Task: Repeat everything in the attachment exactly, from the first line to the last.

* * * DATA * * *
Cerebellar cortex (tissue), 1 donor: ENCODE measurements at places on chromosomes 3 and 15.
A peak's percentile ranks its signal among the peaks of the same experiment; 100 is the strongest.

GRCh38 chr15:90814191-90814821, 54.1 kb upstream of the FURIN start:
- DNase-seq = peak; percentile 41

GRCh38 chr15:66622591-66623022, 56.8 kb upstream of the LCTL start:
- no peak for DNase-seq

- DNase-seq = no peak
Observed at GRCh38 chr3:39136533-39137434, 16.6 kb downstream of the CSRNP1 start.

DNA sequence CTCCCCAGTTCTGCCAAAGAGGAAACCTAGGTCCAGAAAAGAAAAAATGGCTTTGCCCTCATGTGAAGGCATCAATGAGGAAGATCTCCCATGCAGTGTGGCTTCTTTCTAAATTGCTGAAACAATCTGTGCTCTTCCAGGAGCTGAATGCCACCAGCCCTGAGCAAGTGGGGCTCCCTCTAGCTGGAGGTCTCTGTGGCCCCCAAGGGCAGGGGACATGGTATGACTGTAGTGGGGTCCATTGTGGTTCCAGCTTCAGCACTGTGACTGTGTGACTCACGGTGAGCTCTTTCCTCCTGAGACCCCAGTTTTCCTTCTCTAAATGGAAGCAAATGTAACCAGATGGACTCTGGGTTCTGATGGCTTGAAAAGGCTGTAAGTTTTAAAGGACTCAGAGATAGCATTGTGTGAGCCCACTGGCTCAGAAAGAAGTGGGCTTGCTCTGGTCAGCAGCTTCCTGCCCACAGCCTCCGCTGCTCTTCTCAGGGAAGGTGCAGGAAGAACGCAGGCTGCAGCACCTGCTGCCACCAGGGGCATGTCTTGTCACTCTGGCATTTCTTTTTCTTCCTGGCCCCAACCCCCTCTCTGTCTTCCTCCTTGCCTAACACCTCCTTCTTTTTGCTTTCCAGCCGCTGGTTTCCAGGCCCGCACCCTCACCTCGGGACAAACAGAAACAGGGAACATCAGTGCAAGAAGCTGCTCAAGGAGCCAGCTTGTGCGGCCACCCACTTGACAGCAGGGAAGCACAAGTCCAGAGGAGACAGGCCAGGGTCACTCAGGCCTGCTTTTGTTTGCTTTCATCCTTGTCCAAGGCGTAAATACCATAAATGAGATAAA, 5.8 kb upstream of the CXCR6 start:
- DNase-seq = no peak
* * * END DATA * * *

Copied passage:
Cerebellar cortex (tissue), 1 donor: ENCODE measurements at places on chromosomes 3 and 15.
A peak's percentile ranks its signal among the peaks of the same experiment; 100 is the strongest.

GRCh38 chr15:90814191-90814821, 54.1 kb upstream of the FURIN start:
- DNase-seq = peak; percentile 41

GRCh38 chr15:66622591-66623022, 56.8 kb upstream of the LCTL start:
- no peak for DNase-seq

- DNase-seq = no peak
Observed at GRCh38 chr3:39136533-39137434, 16.6 kb downstream of the CSRNP1 start.

DNA sequence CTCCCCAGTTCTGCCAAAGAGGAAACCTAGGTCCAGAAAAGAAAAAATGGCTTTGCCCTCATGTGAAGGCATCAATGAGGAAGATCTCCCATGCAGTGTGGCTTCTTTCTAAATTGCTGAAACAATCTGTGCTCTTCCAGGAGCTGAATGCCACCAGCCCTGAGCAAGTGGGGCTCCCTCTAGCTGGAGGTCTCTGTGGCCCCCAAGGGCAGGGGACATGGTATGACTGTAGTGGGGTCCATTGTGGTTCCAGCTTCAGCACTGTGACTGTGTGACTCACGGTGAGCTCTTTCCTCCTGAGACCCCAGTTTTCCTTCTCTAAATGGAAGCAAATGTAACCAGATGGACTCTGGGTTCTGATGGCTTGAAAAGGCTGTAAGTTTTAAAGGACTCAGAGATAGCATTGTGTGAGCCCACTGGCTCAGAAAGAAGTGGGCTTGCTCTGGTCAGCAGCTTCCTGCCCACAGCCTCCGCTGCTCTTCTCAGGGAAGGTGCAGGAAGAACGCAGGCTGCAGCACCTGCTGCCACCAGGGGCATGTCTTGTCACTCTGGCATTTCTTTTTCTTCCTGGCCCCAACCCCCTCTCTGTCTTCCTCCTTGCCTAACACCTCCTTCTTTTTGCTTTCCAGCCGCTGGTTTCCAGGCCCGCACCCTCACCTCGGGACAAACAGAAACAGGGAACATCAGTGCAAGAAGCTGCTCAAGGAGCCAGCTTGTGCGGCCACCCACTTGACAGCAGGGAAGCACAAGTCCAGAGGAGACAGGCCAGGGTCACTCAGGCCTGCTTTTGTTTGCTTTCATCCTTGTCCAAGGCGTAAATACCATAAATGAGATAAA, 5.8 kb upstream of the CXCR6 start:
- DNase-seq = no peak